Peter Lim makes offer for Spanish football club Valencia

Tycoon agrees to invest 400m euros and clear debt; sets Jan 15 deadline

[SINGAPORE] Singapore tycoon Peter Lim has a huge budget for his Christmas presents. By Jan 15, 2014, he would know if Santa has granted his wish to be the new owner of Spanish League football club Valencia CF.

In a press conference held on Sunday afternoon before Valencia's match against Real Madrid, Valencia's president, Amadeo Salvo, announced that Mr Lim, the 10th richest man in Singapore according to Forbes, had agreed to invest an initial 400 million euros (S$692 million) in the financially stricken club. Mr Lim has also offered to erase Valencia's debt to Spanish bank Bankia.

The arrangement could see Mr Lim buy the 70 per cent share belonging to the Valencia Foundation.

However, the agreement will not be official until Bankia, which holds the debt of the club, gives its approval. About 12 days ago, Bankia said it was putting Valencia up for sale.

Mr Lim has set the Jan 15 deadline for the offer to be accepted, so that the club can reinforce its squad in the January transfer window with the hope of challenging for Champions League places come the end of the season.

"Mr Lim's offer is amazing," Mr Salvo said.

"The club has to sell for a price between 200 and 250 million euros," he added. "The new investor has to eliminate the debt we have with the bank, invest in players, promise to finish the new stadium and to let the club be run by the people of Valencia. Lim's offer meets all these requirements."

A spokesman for Mr Lim declined to comment.

Valencia's fortunes on and off the field have suffered since a financial crisis struck Spain in 2009. The club has been unable to finish work on the Nou Mestalla stadium and has had to sell a number of its best players to raise capital.

Recently, Valencia was named one of the seven Spanish clubs to be investigated by the European Commission for alleged illegal state aid in which local government played a role in guaranteeing the loans taken out by the club from Bankia.

The search for a new investor has not been easy. Mr Salvo has spent months searching for a big investor in Valencia and thanks to super-agent Jorges Mendes, he has found Mr Lim. The 60-year-old is an avid sports fan worth around US$2.05 billion. He has also shown interest in buying a stake in rival Spanish club, Atletico de Madrid.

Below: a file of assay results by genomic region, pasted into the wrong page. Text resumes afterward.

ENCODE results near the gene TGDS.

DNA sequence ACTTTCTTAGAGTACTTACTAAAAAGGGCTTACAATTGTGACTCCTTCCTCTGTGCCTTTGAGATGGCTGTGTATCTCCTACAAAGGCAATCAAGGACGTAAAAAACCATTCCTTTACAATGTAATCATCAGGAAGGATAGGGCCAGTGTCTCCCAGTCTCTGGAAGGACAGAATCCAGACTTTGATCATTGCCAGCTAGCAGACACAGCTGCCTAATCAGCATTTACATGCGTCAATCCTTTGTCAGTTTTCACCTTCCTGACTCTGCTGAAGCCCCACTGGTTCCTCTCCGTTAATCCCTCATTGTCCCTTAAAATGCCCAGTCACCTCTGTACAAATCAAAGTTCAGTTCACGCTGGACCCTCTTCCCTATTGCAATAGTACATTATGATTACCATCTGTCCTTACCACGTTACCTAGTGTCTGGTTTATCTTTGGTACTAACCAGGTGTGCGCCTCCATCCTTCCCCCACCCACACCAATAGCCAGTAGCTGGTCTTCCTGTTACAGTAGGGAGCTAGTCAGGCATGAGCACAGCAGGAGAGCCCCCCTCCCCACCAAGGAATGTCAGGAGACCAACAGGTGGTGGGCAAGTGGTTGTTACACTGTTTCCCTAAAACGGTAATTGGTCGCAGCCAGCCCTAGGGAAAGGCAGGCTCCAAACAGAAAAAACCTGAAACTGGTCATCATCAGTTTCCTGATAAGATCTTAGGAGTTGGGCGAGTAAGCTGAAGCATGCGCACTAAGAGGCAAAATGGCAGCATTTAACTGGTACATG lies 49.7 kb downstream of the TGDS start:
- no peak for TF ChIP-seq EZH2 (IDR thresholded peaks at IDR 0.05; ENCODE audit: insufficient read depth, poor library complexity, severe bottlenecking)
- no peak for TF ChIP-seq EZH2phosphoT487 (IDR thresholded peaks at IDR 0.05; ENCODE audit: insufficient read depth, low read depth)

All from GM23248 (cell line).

In an effort to seek refinancing initially, Valencia travelled to Asia, including China and Singapore. On Nov 2, it met Mr Lim, who showed interest in the project.

Mr Salvo said: "Lim is very passionate about football. In November, we opened advanced discussions about the future of Valencia. Upon our arrival back in Valencia, we came to the understanding that it would be difficult to refinance with Bankia.

"There is a multinational company that can guarantee 130 million euros to finish the Nou Mestalla stadium. It's a very real project and not fictitious. It's always been said that, if we needed to sell, it should be for around 200-300 million euros, which would eliminate our debt. I've always stated that this is wrong and it wouldn't work with a venture capital fund. We needed someone objective and not speculation."

He said following Bankia's statements, Mr Lim called the club and came to Valencia to meet the president of the board and vice- president of the foundation.

"Given this offer, which is one of two or three biggest deals in the world to purchase a club, we were obligated to present it to Bankia," Mr Salvo said.

He added that Bankia was impressed by Mr Lim's "extraordinary offer", but needs to review other offers before submitting a report to its board of directors.

"When Bankia gives the OK, Lim will come to Valencia to explain his project. Mr Lim wants to strengthen the team in January. He wants Valencia to play in the Champions League. This will be one of the biggest transactions in world football. It's a historic opportunity, it will solve all of Valencia's problems," Mr Salvo said.

A fishmonger's son, Mr Lim made his fortune through holdings in palm oil producers. No stranger to the European football scene, he offered £320 million (S$661 million) to buy English Premier League soccer club Liverpool FC in 2010. But his all-cash offer for the club was eventually scuttled by an offer from New England Sports Ventures, owner of the Boston Red Sox.

Mr Lim is also reported to have shown interest in Rangers FC in Glasgow, Scotland. Mr Salvo confirmed that Mr Lim had tried to purchase Valencia under former president Manuel Llorente, but was turned down.

Mr Lim is not the only ultra-wealthy person in Asia interested in the top football clubs in Europe.

In 2011, Malaysian entrepreneur Tony Fernandes, founder of budget airline AirAsia and chief of Formula One Team Lotus, completed the takeover of English soccer team Queens Park Rangers. Another Malaysian tycoon, Vincent Tan, has been dominating soccer headlines of late, albeit for the wrong reasons, when he threatened to axe Malky Mackay, the boss of his newly acquired Welsh club, Cardiff City.

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